If you have an infant, it is hard to imagine anything going wrong with your little bundle of joy, no matter how big or small it may be. Infants and babies are supposed to be dimpled and pink, very true. However, the colour pink need not come from a rash or eczema. The very mention of the word eczema spells blotchy skin and irritating, and sometimes even painful, rashes. It looks ugly on us grownups; imagine just how a baby would deal with it. They are unable to tell us how much it hurts when their bodies are covered in rash. Though many of us do acknowledge that a baby’s skin is most sensitive, we often forget to see to it that they have adequately mouisturised bodies so that they do not experience rashes. The worst part of the deal is that even doctors are not sure as to why infants and babies suffer from eczema. There are, however, ways to cure eczema, or get rid of it. Read on to know more about eczema in infants or infantile eczema.
What is Infantile Eczema?
The term eczema refers to a number of different skin conditions in which the skin is red and irritated and occasionally results in small, fluid-filled bumps that become moist and ooze. The most common cause of eczema is atopic dermatitis, sometimes called infantile eczema although it occurs in infants and older children.
The word "atopic" describes conditions that occur when someone is overly sensitive to allergens in their environment such as pollens, molds, dust, animal dander, and certain foods. "Dermatitis" means that the skin is inflamed, or red and sore.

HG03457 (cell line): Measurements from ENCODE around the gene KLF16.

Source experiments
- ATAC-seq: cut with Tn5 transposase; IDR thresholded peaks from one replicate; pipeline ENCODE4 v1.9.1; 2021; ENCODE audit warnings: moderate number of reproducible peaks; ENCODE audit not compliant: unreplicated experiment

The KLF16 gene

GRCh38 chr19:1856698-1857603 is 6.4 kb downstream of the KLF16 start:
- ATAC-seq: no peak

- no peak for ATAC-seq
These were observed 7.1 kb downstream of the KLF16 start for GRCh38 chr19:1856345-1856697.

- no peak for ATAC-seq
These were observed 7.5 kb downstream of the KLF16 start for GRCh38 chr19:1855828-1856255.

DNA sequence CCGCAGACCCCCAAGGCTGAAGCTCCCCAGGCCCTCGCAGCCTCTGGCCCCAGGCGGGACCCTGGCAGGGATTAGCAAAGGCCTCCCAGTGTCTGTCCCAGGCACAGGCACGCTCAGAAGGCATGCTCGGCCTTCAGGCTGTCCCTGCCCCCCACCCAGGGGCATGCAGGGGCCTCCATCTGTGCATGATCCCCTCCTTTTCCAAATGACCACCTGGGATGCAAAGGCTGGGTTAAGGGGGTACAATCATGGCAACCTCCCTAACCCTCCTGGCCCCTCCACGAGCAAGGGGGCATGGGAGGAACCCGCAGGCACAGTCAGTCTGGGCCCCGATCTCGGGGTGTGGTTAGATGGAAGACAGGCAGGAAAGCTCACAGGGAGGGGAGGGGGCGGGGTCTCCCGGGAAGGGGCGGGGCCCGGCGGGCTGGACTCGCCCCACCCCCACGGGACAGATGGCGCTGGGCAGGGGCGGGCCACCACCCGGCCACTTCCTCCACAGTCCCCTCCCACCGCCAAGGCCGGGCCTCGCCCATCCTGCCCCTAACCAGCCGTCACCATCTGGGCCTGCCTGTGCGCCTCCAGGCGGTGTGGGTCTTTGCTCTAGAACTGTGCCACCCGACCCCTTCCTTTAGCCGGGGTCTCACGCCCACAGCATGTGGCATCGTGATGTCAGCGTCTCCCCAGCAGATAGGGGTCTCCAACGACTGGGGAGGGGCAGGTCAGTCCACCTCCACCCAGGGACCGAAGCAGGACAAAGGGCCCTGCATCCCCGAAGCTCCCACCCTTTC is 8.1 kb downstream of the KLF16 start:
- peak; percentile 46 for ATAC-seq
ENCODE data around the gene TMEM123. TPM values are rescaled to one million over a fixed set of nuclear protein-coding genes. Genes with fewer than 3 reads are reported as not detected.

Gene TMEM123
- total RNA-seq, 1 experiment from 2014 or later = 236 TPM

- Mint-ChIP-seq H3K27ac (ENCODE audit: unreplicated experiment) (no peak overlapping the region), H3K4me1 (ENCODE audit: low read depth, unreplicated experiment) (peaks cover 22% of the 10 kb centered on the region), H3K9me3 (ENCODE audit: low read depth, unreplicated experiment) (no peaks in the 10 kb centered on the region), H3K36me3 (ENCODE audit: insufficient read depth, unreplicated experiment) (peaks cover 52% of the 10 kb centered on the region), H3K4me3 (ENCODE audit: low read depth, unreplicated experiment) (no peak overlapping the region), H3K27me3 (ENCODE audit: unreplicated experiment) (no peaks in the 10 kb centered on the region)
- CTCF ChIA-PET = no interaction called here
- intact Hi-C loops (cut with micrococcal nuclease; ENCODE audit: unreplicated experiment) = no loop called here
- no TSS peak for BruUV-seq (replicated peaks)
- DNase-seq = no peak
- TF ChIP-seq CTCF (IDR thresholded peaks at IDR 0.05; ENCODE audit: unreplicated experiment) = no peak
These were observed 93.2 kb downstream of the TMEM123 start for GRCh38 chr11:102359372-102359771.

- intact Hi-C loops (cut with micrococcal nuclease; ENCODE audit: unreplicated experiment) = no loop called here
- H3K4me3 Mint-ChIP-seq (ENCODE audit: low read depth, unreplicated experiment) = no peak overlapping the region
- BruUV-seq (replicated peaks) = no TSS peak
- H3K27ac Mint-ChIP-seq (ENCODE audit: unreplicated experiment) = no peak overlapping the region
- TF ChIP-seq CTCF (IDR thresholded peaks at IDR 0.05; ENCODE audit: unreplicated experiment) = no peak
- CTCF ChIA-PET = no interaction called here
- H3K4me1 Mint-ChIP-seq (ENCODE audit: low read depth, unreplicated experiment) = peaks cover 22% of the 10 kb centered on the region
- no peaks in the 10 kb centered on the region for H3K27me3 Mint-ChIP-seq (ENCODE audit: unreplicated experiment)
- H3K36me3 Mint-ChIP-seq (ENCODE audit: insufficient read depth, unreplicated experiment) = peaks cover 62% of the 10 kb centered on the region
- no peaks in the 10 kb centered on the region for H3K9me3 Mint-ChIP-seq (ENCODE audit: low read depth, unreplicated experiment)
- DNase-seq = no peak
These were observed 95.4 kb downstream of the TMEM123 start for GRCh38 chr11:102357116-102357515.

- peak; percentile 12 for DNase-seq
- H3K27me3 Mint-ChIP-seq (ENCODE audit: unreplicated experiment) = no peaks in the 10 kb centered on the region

Why Does It Occur?
Doctors do not know as to what exactly causes eczema. However, we do know that eczema occurs most frequently in children with a family history of allergies. For many parents, the diagnosis is not initially disturbing. There is often a sense that surely this will pass quickly once the doctor gives medication to cure it. Unfortunately, there is no cure for eczema. Medications are given to deal with the symptoms – not to cure the condition. Some children will outgrow their eczema while still toddlers; others will outgrow it later and some few will continue to deal with the condition into adulthood. Therefore, parents need to recognize that a diagnosis of eczema means a diligent maintenance regimen will become a part of their daily lives.
Signs and Symptoms
Signs and symptoms of eczema can vary widely during the early phases. Between 2 and 6 months of age (and usually before the age of 5 years), kids with eczema usually develop itchy, dry, red skin and small bumps on their cheeks, forehead, or scalp. The rash may spread to the extremities (the arms and legs), and red, crusted, or open lesions may appear on any area affected.
A child in eczema flare-up should be bathed daily in lukewarm water (85 degrees). Do not bathe your child in hot water. Hot water causes skin to release histamines that make the skin red and itchy. The bath does not need to be very long. Children with a severe rash may find the water stings or burns. If so, a half a cup of table salt may be added to a full tub of water. Avoid using soap if possible and do not scrub skin with washcloth. If soap is needed, use mild, moisturizing, unscented soap. Then, immediately after taking the child from the bath, pat gently with a towel but leave the skin damp. Within three minutes, apply the moisturizer heavily. For serious rash, moisturizing with petroleum jelly is best. For moderate rash, a thick cream, such as Eucerine, will be sufficient. For skin without visible rash, you can use a good quality moisturizing liquid. Avoid products that contain fragrance. Apply anti-inflammatory prescription medication only to areas in active flare-up. (The doctor should give detailed instructions on when and how often to apply the anti-inflammatory). When itching breaks skin, application of antibiotic ointment is a necessary precaution against infection. If infection occurs, oral antibiotic may be necessary but should be given only on doctor's advice.